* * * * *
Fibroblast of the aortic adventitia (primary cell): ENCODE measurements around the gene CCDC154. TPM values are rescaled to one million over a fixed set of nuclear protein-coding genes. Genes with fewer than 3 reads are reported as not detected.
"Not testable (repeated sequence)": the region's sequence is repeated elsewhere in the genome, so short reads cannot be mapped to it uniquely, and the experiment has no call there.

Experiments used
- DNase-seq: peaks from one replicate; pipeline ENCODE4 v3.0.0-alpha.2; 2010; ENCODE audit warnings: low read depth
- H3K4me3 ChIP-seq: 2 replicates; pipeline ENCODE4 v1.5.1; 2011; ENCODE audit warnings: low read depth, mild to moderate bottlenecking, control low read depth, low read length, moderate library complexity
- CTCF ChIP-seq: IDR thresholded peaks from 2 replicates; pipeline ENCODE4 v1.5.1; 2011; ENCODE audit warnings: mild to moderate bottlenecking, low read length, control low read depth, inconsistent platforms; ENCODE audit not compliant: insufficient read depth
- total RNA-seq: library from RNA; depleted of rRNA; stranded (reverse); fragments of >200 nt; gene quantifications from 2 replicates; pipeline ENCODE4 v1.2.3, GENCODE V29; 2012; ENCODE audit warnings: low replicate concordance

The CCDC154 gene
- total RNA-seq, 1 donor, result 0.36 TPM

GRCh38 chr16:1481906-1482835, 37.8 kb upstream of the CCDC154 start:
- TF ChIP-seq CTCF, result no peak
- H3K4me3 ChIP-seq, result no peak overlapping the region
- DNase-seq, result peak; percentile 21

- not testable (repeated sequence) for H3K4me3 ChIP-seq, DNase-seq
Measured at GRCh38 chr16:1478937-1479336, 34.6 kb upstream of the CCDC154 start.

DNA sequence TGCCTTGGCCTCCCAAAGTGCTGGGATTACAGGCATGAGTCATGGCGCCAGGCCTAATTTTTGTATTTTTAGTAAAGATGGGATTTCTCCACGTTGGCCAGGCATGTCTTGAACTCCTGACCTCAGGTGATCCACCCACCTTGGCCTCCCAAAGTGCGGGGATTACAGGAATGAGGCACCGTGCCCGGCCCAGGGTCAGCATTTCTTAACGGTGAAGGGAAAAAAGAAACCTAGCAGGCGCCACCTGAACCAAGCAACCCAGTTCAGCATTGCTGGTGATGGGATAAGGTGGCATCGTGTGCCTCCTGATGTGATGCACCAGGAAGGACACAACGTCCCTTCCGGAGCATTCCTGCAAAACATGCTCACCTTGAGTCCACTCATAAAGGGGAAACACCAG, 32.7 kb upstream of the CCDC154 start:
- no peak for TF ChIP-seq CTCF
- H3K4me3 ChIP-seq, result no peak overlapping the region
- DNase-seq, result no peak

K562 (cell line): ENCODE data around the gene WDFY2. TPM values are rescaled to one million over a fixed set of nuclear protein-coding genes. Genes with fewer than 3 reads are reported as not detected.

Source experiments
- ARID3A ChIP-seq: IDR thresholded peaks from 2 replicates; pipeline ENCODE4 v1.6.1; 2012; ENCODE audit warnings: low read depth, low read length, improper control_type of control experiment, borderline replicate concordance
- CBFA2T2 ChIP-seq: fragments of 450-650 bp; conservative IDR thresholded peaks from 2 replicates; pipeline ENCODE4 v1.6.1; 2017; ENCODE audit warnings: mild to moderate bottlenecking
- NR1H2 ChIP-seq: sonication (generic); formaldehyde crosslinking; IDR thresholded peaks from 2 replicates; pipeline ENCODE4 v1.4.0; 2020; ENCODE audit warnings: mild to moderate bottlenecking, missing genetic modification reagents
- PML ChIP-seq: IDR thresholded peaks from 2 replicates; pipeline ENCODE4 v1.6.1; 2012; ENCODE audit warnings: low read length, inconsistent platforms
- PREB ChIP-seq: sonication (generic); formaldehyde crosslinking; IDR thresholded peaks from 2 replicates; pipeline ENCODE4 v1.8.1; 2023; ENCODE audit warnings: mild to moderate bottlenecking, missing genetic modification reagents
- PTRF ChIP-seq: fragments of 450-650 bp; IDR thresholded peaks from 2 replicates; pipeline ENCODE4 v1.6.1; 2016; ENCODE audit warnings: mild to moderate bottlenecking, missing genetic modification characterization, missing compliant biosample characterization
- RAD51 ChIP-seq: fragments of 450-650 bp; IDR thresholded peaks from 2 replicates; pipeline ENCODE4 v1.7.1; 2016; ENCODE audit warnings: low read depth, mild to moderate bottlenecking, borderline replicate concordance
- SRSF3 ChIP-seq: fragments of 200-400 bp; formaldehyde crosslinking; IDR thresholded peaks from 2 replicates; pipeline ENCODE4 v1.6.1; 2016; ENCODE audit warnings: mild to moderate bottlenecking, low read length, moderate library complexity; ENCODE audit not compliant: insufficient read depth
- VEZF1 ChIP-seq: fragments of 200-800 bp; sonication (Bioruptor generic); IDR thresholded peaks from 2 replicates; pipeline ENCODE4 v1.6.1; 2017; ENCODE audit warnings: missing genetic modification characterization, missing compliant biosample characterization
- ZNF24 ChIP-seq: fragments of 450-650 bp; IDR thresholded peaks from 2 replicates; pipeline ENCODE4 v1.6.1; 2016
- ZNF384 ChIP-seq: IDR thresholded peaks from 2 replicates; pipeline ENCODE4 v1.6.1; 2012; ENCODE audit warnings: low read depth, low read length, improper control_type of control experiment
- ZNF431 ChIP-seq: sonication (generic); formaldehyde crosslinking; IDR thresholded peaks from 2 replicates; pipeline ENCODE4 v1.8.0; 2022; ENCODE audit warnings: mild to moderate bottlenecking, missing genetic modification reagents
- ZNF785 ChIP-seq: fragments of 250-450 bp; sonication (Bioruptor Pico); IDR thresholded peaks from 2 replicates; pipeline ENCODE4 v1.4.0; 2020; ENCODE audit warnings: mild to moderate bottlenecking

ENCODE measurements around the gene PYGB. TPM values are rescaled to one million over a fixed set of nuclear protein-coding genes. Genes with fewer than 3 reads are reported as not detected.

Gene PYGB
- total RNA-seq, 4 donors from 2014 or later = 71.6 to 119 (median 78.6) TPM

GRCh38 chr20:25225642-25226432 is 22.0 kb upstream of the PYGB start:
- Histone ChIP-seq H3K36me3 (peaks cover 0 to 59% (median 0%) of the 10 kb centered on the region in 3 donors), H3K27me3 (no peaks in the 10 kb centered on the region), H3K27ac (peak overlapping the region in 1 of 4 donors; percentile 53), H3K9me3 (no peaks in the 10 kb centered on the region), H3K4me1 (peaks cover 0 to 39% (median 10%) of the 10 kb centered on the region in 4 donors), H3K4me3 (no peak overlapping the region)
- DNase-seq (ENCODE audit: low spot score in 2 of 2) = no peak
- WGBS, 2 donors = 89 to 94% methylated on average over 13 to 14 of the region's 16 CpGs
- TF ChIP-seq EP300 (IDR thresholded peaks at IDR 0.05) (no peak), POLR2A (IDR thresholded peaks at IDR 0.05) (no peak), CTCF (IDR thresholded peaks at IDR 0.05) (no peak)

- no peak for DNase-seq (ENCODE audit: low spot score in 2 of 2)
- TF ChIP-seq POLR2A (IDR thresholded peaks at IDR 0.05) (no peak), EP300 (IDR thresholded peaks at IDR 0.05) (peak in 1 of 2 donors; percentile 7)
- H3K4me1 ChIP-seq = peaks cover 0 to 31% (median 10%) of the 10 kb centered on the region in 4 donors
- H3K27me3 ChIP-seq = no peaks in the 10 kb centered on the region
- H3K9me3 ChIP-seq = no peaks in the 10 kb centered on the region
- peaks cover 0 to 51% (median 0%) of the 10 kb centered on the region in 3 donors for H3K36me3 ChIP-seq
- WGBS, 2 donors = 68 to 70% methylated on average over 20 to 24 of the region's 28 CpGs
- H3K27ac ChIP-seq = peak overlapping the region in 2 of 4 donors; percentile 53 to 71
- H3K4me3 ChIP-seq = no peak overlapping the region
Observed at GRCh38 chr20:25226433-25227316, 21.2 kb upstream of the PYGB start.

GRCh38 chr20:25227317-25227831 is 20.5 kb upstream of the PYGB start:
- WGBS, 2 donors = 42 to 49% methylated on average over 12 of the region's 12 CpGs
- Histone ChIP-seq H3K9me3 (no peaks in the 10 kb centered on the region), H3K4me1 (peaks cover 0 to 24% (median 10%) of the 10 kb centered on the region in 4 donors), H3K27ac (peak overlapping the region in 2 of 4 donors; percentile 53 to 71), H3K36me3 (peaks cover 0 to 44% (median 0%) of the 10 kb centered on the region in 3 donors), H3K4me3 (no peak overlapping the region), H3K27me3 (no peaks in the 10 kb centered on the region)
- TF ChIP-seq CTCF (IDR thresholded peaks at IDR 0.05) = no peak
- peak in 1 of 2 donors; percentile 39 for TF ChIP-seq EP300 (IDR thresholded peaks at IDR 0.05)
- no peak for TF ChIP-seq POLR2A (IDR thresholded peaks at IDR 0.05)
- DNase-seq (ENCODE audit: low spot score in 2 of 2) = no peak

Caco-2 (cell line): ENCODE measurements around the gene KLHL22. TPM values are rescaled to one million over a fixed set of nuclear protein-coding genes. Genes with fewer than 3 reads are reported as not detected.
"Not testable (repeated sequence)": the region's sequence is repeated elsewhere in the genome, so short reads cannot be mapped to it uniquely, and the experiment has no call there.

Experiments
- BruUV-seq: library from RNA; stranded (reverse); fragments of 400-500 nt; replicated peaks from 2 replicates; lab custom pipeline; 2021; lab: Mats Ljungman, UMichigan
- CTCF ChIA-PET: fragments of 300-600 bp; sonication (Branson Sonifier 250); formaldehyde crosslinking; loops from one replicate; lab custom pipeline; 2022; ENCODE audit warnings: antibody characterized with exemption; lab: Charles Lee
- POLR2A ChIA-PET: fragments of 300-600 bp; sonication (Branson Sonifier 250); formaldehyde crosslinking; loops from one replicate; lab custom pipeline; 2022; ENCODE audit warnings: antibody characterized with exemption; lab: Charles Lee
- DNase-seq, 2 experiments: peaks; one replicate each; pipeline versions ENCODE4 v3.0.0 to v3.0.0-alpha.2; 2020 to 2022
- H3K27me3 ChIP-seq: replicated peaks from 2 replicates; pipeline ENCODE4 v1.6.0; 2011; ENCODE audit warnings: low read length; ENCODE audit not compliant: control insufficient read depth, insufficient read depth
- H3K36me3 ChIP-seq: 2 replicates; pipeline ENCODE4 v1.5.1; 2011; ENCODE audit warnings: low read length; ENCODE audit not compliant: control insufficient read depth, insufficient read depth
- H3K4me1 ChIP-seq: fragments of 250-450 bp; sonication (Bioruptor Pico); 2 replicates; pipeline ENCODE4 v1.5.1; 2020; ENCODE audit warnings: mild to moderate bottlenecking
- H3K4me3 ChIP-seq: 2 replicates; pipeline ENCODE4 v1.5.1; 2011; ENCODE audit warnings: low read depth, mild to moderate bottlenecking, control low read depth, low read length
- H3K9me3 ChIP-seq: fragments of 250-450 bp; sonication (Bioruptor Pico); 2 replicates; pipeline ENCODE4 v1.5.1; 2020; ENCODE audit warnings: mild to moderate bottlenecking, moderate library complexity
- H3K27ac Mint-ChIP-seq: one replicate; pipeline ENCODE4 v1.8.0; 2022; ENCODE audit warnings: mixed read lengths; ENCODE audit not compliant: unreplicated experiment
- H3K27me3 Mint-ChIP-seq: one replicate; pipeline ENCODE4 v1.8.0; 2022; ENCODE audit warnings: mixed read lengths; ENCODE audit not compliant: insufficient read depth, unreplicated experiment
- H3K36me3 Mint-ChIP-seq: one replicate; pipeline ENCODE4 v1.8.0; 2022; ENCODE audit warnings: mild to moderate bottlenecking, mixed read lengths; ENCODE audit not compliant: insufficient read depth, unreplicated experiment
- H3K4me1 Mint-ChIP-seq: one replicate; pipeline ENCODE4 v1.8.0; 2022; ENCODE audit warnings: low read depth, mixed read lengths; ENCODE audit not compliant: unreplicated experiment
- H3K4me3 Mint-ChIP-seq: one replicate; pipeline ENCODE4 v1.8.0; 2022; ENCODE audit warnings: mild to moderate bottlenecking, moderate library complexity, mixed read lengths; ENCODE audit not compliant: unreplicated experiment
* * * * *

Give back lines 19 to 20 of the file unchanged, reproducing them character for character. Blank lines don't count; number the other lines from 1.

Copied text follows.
- DNase-seq, result no peak

K562 (cell line): ENCODE data around the gene WDFY2. TPM values are rescaled to one million over a fixed set of nuclear protein-coding genes. Genes with fewer than 3 reads are reported as not detected.